Remember, lots of slow playing/players out there are pretty devoid of 'feeling' - probably a lot more than there are fast players, as in technically proficient, lacking it.

 

There is also this thing: if someone sees a youtube clip of someone playing something fast, they immediately assume that this player a) always plays fast and O:) can't play slow nor deliver music with 'feeling'.

 

Better mention that I am not a fan of fast playing for the sake of it (David Gilmour is my favourite player), but when it's done in appropriate musical context it can be very good, even moving.

 

Not all things are black and white.

 

DJ

--

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If I had to pick only one, I'd definitely pick feeling, after all, isn't that what music is all about?

 

On the other hand, if you play with feeling, there is a time to play slow, a time for speed, and a time for everything in between. And to me the best players can play fast, medium, and slow with feeling.

 

Insights and incites by Notes

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If I had to pick only one' date=' I'd definitely pick feeling, after all, isn't that what music is all about?

 

On the other hand, if you play with feeling, there is a time to play slow, a time for speed, and a time for everything in between. And to me the best players can play fast, medium, and slow with feeling.

 

Insights and incites by Notes

 

[/quote']

 

Well put!

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The references to "classical" music - such as Bach - in this discussion is pretty much on point, especially since when that stuff was being written and performed as "new," it wasn't considered either "classical" or more correctly "baroque," but rather "music."

 

Anyway, the term "phrasing" might be slightly misunderstood in this context. Writing music is one thing, performing it is yet another. Even Bach would figure the performer would add something of his own to the performance - every bit as much as we figure someone will add something of their own to even a note-for-note current "cover" of a popular song.

 

Much of that can't be put "on the map," even in a not-for-note performance, since it's a matter of the differences in timing and dynamics of the music.

 

That latter point is where, to me, speed fails in terms of feeling. Bach has been mentioned, and I think appropriately. I can't recall the full name of his "chromatic fantasia and fugue," but it's faster than doo-doo and ain't got even a quarter of the "feeling" of "Moonlight." One might make the case that it's "happy," that's being expressed through the notes and their rapidity, or something along those lines, but...

 

Back in the 50s, there was a fast "do-wop" version of "Blue Moon" and ... well, it hit the charts, but it wasn't the same piece of music and if one wants to consider whether the lyric and the tune held together in that faster mode ... it certainly did not.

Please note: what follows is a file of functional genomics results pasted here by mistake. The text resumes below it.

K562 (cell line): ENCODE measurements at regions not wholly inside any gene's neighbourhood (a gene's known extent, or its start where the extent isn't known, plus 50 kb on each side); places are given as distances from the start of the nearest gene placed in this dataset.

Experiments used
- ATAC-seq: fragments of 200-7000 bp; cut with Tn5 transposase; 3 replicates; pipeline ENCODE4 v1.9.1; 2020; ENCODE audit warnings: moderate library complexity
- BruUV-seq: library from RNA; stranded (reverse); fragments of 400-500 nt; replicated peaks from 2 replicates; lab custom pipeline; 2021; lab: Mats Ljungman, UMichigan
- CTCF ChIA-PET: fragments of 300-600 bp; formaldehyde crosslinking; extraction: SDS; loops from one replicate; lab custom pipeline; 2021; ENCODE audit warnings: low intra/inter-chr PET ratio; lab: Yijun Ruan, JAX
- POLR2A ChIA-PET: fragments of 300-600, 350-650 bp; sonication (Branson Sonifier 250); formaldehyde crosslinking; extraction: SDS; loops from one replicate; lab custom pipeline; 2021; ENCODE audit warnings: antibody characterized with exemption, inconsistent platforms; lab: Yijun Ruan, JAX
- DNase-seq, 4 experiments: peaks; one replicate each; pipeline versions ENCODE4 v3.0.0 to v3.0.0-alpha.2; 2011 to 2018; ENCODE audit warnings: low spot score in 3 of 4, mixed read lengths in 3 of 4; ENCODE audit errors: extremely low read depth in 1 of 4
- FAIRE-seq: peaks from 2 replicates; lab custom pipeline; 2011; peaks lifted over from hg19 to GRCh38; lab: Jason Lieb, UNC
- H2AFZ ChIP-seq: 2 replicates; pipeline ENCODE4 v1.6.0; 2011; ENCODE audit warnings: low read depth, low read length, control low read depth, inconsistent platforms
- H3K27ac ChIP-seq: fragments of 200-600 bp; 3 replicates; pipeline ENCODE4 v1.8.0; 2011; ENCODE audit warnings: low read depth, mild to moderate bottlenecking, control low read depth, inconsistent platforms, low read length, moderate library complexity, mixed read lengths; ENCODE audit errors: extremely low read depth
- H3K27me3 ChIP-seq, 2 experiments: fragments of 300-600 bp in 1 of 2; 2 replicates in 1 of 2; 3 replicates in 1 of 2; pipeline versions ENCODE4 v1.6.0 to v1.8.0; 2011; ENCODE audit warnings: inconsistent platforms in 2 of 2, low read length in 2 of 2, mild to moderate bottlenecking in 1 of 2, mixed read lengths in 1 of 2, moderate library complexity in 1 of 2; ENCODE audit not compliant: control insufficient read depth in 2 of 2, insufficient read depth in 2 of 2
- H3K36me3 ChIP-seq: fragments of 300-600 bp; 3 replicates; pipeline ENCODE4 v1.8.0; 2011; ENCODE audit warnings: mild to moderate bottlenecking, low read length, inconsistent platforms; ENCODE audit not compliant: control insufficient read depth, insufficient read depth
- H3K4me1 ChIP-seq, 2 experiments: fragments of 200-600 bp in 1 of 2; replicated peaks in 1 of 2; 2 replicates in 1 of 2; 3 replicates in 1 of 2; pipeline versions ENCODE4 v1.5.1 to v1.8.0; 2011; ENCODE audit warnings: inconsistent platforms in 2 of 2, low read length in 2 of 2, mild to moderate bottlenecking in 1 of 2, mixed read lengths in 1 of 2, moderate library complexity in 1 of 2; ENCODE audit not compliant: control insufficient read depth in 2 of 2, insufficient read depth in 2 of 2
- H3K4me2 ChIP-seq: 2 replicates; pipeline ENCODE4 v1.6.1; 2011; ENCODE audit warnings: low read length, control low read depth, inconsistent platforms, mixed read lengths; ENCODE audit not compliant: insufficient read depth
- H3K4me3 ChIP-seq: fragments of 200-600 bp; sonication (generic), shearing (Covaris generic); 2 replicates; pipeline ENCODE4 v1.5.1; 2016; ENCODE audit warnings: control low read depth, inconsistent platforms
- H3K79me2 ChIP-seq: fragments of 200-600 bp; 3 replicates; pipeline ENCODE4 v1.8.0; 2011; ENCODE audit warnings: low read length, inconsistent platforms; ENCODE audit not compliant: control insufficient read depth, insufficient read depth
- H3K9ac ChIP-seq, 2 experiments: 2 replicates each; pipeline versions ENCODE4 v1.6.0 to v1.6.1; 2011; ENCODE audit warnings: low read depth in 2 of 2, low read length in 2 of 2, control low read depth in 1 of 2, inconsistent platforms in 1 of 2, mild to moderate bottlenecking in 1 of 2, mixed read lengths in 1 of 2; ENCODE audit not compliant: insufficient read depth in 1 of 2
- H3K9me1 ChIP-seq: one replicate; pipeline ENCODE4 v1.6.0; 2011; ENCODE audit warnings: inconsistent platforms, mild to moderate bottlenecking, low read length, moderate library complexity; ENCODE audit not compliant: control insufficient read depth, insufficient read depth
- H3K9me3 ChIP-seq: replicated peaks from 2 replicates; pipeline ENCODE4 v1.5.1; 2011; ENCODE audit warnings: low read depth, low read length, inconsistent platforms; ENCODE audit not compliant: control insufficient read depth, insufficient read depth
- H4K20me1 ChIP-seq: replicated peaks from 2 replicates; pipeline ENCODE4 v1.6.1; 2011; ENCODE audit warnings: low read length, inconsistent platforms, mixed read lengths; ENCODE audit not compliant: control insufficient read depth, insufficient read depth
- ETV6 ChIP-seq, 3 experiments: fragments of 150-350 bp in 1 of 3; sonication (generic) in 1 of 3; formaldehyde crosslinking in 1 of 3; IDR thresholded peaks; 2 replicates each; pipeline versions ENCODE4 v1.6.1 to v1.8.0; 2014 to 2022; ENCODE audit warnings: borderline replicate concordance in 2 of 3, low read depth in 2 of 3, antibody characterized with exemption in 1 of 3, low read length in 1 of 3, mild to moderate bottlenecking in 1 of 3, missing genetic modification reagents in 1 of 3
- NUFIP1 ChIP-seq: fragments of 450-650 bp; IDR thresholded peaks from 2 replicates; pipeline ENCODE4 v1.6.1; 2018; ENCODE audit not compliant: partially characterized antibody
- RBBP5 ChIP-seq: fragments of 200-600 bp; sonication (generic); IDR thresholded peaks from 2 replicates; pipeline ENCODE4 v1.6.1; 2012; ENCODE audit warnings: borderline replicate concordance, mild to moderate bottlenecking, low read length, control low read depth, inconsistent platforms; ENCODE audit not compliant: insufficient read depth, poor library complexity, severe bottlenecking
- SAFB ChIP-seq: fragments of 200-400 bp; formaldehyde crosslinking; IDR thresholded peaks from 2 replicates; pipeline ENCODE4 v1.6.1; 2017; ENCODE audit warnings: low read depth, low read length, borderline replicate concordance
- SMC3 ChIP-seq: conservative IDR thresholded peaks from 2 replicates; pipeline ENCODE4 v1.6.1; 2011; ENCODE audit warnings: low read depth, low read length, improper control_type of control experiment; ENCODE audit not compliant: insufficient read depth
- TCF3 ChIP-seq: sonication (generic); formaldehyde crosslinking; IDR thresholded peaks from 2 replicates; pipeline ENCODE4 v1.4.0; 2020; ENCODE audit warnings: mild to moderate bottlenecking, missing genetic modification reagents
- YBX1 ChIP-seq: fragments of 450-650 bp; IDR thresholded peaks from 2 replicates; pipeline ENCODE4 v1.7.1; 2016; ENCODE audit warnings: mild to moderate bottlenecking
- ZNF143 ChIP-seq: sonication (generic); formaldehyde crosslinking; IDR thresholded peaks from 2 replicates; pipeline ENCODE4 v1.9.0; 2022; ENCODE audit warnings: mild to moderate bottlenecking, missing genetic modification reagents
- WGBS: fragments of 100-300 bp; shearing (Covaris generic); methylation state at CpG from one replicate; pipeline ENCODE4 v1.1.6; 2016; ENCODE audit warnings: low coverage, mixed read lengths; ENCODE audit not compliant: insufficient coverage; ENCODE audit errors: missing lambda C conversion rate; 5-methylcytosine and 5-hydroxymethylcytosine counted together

This has nothing to do with criticism of the performer, but more with the perception of the listener. One may enjoy, or even prefer "fast," but it's not the same "lyricism" as one gets from a piece played with fewer notes and therefore a greater opportunity for those bits of timing and dynamic that are "feeling."

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+1

 

These conversations almost always include particular names of guitar players who can play very fast' date=' typically Steve Vai, Eddie Van Halen, Joe Satriani, Yngwie Malmsteen and some others. Next, there will be a few people who say, "Sure, they can play fast, but they have no feeling" which I think is a bunch of BS. I think saying that guys like Vai, Van Halen and etc. have no feeling shows a serious inability of being able to appreciate their musical styles and would argue that at least some of those players probably have a deeper feeling and understanding of music than a lot of us will ever be able to even recognize.

 

I believe a lot of what people perceive as "feeling" is really "less precision;" that is, the human element that makes things imperfect. A lot of those speedy guitar players are also very precise in what they play - they have to be to be able to play so fast and not have it sound like crap. But, just because they are precise, that doesn't mean that they don't have feeling in what they play.

 

Speed may not be my thing and I'm a bit sloppy at times but that isn't feeling, it's that I'm not the most technical player. However, I don't project my own shortcomings on to other players who are much more proficient than I am and simply don't believe that feeling and technical prowess are mutually exclusive.

 

I apologize if it seems like I'm presuming the intent of this thread, it's just that I've seen these types of topics go in the way I've described many times in the past so I figured I'd just cut to the chase in case my presumption is correct.